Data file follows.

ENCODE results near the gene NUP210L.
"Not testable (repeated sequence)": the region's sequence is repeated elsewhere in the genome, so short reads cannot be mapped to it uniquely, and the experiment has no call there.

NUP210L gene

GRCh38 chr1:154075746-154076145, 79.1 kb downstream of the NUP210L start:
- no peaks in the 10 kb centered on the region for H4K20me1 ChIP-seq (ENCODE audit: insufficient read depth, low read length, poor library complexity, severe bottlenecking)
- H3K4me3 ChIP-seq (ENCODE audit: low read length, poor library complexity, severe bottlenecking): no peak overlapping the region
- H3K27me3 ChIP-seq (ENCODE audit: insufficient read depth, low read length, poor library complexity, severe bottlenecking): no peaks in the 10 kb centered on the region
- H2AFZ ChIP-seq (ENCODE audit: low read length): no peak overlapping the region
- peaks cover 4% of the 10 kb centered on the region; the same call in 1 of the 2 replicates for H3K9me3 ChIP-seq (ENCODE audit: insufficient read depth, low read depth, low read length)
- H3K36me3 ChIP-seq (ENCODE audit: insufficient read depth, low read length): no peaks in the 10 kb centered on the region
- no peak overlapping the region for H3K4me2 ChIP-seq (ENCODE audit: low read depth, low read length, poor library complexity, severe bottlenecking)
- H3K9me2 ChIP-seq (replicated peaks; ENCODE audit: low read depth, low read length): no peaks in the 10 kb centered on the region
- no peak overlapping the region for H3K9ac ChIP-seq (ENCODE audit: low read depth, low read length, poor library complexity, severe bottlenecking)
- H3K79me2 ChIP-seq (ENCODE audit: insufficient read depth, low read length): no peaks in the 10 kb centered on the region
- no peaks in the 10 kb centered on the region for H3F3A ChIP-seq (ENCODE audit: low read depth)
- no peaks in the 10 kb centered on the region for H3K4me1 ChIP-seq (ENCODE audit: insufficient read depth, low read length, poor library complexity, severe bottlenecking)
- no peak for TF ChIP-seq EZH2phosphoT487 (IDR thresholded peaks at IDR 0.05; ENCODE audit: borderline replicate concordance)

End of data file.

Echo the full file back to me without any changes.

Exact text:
ENCODE results near the gene NUP210L.
"Not testable (repeated sequence)": the region's sequence is repeated elsewhere in the genome, so short reads cannot be mapped to it uniquely, and the experiment has no call there.

NUP210L gene

GRCh38 chr1:154075746-154076145, 79.1 kb downstream of the NUP210L start:
- no peaks in the 10 kb centered on the region for H4K20me1 ChIP-seq (ENCODE audit: insufficient read depth, low read length, poor library complexity, severe bottlenecking)
- H3K4me3 ChIP-seq (ENCODE audit: low read length, poor library complexity, severe bottlenecking): no peak overlapping the region
- H3K27me3 ChIP-seq (ENCODE audit: insufficient read depth, low read length, poor library complexity, severe bottlenecking): no peaks in the 10 kb centered on the region
- H2AFZ ChIP-seq (ENCODE audit: low read length): no peak overlapping the region
- peaks cover 4% of the 10 kb centered on the region; the same call in 1 of the 2 replicates for H3K9me3 ChIP-seq (ENCODE audit: insufficient read depth, low read depth, low read length)
- H3K36me3 ChIP-seq (ENCODE audit: insufficient read depth, low read length): no peaks in the 10 kb centered on the region
- no peak overlapping the region for H3K4me2 ChIP-seq (ENCODE audit: low read depth, low read length, poor library complexity, severe bottlenecking)
- H3K9me2 ChIP-seq (replicated peaks; ENCODE audit: low read depth, low read length): no peaks in the 10 kb centered on the region
- no peak overlapping the region for H3K9ac ChIP-seq (ENCODE audit: low read depth, low read length, poor library complexity, severe bottlenecking)
- H3K79me2 ChIP-seq (ENCODE audit: insufficient read depth, low read length): no peaks in the 10 kb centered on the region
- no peaks in the 10 kb centered on the region for H3F3A ChIP-seq (ENCODE audit: low read depth)
- no peaks in the 10 kb centered on the region for H3K4me1 ChIP-seq (ENCODE audit: insufficient read depth, low read length, poor library complexity, severe bottlenecking)
- no peak for TF ChIP-seq EZH2phosphoT487 (IDR thresholded peaks at IDR 0.05; ENCODE audit: borderline replicate concordance)